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The Roar


NRL News: Fans up in arms over stadium policy but Abdo unmoved, Croker doesn't want pity recall, Olam rising to challenge

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3 hours ago

NRL boss Andrew Abdo has ruled out reconsidering the league’s venue policy for future finals series, despite the prospect of thousands of frustrated fans being locked out of Cronulla’s clash with the Sydney Roosters.

Almost all seated tickets for Saturday’s elimination final sold out within an hour of the members’ pre-sale beginning on Monday morning, with only single seats available by midday.

A limited number of tickets have been held back for the general public on Tuesday but the match is poised to sell out shortly after they go on sale at 10am.

The Roosters and Sharks have 34,000 club members between them, while the two clubs have a combined average crowd of 36,000 this year.

But with a reduced capacity of 13,500 due to the redevelopment of the adjoining leagues club, PointsBet Stadium is easily the smallest ground in the NRL this year.

The league gives clubs the choice of where to host their first-week finals match and there is little motivation for Cronulla to move the match away from their traditional home.

Taking it to a bigger venue at Allianz Stadium would gift the lower-ranked Roosters home-ground advantage, while clubs do not pocket gate takings for finals matches.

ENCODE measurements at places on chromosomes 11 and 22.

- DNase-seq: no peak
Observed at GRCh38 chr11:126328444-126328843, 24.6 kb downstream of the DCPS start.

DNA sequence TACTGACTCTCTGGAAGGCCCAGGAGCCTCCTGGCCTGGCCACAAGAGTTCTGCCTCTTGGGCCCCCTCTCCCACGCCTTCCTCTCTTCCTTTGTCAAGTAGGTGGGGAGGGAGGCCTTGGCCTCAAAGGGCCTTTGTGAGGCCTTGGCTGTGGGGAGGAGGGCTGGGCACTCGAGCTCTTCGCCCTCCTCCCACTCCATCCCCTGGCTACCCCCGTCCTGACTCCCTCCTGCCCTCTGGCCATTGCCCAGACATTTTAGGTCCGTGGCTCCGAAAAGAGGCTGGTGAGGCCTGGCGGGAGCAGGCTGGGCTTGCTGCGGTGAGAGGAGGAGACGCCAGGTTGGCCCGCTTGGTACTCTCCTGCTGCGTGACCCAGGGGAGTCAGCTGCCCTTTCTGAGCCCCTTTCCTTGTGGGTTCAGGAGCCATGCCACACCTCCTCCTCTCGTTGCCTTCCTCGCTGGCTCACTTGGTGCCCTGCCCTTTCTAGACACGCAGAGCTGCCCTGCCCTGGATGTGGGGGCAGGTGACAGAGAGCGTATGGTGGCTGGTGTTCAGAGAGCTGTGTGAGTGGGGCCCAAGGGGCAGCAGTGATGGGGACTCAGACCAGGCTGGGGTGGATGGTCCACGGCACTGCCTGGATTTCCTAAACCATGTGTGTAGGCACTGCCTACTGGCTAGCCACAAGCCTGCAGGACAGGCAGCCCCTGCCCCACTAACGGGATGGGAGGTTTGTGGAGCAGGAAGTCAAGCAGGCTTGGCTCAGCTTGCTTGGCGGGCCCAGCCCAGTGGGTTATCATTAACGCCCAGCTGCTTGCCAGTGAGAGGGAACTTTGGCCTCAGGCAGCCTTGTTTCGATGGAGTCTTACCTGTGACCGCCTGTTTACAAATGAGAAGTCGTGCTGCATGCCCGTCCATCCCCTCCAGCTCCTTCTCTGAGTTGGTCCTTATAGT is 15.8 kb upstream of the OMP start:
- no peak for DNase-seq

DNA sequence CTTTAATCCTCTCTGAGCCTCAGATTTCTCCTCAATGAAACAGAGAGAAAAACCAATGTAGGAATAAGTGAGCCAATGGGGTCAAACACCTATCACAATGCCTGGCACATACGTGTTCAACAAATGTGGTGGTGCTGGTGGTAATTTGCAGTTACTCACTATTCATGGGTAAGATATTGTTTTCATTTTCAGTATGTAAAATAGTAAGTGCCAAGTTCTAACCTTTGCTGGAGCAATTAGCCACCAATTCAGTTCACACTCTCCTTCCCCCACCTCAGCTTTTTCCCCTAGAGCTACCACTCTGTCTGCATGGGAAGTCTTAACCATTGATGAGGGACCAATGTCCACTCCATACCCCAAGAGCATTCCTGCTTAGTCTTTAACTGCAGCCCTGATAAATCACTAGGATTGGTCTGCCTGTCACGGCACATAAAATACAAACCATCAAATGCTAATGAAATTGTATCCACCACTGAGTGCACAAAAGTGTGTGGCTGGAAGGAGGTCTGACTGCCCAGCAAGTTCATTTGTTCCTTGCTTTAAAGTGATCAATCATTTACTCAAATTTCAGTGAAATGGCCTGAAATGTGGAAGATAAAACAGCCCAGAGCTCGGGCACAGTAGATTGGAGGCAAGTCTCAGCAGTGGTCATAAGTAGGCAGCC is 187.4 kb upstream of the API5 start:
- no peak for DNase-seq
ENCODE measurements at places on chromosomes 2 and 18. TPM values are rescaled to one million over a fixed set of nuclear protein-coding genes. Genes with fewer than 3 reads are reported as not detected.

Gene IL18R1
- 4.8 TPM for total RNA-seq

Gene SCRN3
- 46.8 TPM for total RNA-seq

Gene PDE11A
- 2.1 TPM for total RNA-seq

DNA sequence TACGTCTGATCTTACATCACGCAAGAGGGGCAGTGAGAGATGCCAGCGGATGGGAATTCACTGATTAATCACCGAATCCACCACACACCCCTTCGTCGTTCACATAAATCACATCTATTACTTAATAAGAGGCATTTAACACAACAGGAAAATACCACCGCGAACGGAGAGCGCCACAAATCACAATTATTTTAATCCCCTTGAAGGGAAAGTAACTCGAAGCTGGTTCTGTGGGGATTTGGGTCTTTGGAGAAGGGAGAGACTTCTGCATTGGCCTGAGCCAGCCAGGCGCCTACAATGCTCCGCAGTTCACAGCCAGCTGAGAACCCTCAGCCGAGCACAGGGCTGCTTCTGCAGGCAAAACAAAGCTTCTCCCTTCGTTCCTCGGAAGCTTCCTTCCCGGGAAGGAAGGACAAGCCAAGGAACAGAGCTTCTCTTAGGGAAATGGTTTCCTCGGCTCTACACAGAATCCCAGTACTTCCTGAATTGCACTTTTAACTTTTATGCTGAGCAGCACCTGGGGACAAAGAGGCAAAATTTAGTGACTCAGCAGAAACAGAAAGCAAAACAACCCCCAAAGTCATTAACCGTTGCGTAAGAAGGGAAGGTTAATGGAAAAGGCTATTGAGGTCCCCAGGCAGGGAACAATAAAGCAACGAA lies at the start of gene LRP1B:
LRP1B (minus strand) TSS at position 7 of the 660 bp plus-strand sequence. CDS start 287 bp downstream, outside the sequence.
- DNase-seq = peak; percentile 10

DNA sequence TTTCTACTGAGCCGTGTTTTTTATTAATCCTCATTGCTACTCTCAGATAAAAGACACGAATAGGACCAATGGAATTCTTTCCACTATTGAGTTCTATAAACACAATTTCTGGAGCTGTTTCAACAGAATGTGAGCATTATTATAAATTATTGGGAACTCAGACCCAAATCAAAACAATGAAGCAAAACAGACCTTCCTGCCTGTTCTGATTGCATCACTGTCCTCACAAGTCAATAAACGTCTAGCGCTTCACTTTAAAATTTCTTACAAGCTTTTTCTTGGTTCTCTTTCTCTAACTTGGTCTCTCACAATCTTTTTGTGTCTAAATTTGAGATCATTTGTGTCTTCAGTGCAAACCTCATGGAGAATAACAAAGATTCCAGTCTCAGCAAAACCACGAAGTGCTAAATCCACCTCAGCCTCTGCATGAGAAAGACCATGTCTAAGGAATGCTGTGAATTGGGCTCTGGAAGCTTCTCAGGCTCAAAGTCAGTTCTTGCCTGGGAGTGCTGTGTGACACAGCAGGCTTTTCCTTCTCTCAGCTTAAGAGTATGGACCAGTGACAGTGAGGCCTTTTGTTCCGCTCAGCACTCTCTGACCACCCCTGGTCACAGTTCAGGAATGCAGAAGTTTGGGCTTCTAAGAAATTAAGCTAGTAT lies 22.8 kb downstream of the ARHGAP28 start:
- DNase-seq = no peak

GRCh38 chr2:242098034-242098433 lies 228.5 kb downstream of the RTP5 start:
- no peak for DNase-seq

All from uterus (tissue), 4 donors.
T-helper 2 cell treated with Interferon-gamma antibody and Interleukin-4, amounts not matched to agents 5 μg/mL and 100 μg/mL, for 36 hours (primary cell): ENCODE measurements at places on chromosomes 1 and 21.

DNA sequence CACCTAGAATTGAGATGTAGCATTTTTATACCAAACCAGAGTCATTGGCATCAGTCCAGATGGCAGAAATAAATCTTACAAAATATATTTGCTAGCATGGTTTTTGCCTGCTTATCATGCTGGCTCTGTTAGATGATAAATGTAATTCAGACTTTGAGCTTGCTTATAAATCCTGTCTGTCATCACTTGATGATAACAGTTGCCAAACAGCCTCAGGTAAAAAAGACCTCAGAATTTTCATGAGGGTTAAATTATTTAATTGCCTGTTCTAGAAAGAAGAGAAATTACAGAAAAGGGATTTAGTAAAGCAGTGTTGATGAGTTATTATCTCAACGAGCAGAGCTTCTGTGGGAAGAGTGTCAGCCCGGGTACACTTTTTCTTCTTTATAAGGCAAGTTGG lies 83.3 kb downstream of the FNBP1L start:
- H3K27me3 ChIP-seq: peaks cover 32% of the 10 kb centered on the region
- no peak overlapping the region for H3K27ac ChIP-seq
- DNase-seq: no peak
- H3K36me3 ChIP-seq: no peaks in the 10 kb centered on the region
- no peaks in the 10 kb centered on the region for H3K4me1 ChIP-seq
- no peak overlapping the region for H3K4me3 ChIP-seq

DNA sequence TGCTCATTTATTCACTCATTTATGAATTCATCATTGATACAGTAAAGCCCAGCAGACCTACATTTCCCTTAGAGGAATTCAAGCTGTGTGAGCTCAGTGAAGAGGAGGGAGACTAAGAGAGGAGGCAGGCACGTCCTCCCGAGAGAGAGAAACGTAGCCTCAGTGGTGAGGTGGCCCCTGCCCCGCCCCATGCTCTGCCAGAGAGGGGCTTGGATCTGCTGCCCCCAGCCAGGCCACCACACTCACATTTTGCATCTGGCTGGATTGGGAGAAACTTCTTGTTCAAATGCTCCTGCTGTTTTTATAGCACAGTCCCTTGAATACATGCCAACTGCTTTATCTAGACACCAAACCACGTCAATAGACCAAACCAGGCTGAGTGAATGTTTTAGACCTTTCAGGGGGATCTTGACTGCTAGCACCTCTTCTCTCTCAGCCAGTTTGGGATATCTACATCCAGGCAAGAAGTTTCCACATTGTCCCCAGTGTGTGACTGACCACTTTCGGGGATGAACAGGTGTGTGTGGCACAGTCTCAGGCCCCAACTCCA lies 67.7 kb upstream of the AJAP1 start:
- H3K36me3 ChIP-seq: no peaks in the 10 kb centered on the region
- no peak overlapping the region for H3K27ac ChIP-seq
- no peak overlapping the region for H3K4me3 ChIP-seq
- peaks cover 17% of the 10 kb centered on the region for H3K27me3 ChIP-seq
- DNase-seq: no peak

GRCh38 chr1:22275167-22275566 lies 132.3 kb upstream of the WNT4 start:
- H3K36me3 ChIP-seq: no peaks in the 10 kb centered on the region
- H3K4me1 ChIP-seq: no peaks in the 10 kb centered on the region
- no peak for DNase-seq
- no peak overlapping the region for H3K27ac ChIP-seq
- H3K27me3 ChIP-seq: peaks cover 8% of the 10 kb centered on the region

The NRL moved away from the use of suburban grounds in 2011 to limit the number of fans being locked out of finals matches but made a return in 2019 due to the redevelopment of several major stadiums.

At the time, then-CEO Todd Greenberg said the league would consider a move back to big stadiums after the major venues were back online.

But Abdo insisted there was no reason for the NRL to shift back.

“At this stage there is no plan to change anything,” Abdo told AAP. 

“The important thing to remember is there are four weeks of finals. Week one it is about rewarding a club for where it finished on the ladder, and those fans. 

“They have worked really hard to get into the position to be able to host a final.” 

Abdo said the capacity crunch merely re-affirmed the league’s push for government investment in suburban grounds.


“Our position is unashamedly that we want investment in community assets. We want suburban grounds,” he said. 

“We want investment in Shark Park, that can hopefully lift capacity over time and give a great experience. That is absolutely our strategy.”

Roosters and Sharks members were given equal access to tickets on Monday, meaning it is possible the home support could be outnumbered on Saturday.

“For the first round of the final, we’ve earned that right to play there,” Sharks captain Wade Graham said.

“That’s where our members and fans love to come. It’s our home, we train there, our lockers are there and we’re there every day.

“Hopefully, in the future we can get that fixed and get a stadium the community deserves.”


His Roosters counterpart James Tedesco said he had no issue with playing at the smaller venue.  It’s the right way to do it, especially when they deserve the advantage for finishing higher than us,” Tedesco said.

Croker doesn’t want to be pity pick for Raiders

With his NRL career approaching its last act, Canberra legend Jarrod Croker says he doesn’t want to be picked on sentiment for the Green Machine’s elimination final against Newcastle.

Croker will hang up his boots whenever the Raiders’ season ends with the club’s try and points scoring records to his name from a 307-game Canberra career.